Antarctica – students on ice
Written by: David W H Walton
Professor David Walton, editor of Antarctica, talks us through his recent trip to the Ross Ice Shelf with a group of Gateway Antarctica students from the University of Canterbury.
Visiting the Antarctic is a dream that many have but if you go as a tourist the cost usually means you have to wait until later in life to afford it. Imagine how great it would be to go as a student and not just visit but actually take part in research there?
In December the 14 students from the Antarctic Studies postgraduate course at Gateway Antarctica in the University of Canterbury got to spend two weeks working down on the continent. Along with their four tutors they flew down in a US Hercules from Christchurch, landing on a sea ice runway near to Scott Base, the New Zealand station down on Ross Island. We spent a few days at the station training for field work and carrying out some environmental monitoring before setting off in the Hagglunds (tracked vehicles) over the snow to camp on the Ross Ice Shelf in pyramid tents.
This was pretty hard physical work, not only unpacking all the equipment and stores but also digging out the kitchens (complete with benches, tables and snow cupboards) and, most importantly, digging out the toilets. Getting some privacy on a flat ice shelf requires quite a large and deep hole!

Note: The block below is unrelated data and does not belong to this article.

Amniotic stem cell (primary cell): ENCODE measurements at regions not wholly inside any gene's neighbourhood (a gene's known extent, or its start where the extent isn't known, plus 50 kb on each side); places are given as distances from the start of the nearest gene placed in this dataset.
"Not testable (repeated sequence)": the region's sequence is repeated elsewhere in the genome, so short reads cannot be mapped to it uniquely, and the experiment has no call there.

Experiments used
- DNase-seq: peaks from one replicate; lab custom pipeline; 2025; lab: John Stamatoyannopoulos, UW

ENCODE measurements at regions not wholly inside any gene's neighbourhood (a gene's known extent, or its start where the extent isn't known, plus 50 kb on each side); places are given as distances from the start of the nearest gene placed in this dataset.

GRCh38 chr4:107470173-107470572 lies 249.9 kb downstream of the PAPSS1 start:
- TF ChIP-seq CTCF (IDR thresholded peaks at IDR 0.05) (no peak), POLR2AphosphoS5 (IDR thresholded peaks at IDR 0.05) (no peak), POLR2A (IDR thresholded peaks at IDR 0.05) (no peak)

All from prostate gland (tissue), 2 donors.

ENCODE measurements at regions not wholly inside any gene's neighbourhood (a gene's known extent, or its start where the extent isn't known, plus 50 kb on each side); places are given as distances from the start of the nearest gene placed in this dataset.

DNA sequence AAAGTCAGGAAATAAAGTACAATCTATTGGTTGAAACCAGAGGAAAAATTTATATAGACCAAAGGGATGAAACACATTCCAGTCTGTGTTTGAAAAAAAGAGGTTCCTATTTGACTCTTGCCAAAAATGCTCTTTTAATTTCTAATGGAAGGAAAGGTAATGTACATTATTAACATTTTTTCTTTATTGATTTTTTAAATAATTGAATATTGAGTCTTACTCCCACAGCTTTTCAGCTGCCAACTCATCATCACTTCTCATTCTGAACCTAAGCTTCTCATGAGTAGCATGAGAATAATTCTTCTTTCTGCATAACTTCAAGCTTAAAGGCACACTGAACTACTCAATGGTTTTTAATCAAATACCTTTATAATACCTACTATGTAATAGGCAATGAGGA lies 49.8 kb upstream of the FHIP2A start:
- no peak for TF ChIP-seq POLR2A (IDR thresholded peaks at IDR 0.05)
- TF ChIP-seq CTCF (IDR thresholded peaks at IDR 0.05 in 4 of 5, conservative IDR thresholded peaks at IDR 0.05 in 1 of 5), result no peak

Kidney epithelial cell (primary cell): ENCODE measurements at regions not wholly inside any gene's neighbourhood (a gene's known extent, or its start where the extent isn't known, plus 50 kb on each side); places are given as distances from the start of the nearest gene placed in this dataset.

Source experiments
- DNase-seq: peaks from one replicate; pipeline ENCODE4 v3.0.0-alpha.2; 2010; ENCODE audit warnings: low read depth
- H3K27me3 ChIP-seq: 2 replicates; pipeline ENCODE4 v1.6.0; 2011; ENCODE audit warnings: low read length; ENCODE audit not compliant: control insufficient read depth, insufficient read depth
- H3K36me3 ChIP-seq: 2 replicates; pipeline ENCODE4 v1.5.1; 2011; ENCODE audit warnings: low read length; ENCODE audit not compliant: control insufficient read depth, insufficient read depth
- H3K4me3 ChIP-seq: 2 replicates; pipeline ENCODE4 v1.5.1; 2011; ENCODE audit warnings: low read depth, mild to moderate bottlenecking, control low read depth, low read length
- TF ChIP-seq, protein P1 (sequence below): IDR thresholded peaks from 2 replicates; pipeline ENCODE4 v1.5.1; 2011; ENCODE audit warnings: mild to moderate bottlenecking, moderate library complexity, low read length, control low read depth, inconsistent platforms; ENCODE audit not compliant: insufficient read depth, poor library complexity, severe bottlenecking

The students were soon off putting up the weather station, digging snow pits to sample the snow record over recent years, or more excitingly climbing up Castle Rock to examine the record of volcanic eruptions over millions of years. The view from the top was spectacular on a clear sunny day! My highlight was two days spent counting Weddell seals along tide cracks in the ice and using their flipper tags to identify how old they were. For all the party the visit to Captain Scott’s huts were some of the most memorable moments.
On a sunny and calm Christmas Day a Hagglund turned up driven by Father Christmas and containing a spectacular array of food for our lunch, which we ate from an ice dining table with the volcanic Mt Erebus steaming away in the background.
All too soon it was over and we were back to base awaiting allocation of seats on the outgoing Hercules. With too few seats to go round some lucky students got to spend an extra two days down there to round off their Antarctic experience. This is a really special course!
Antarctica, edited by David W H Walton, is out now in Hardback and eBook formats.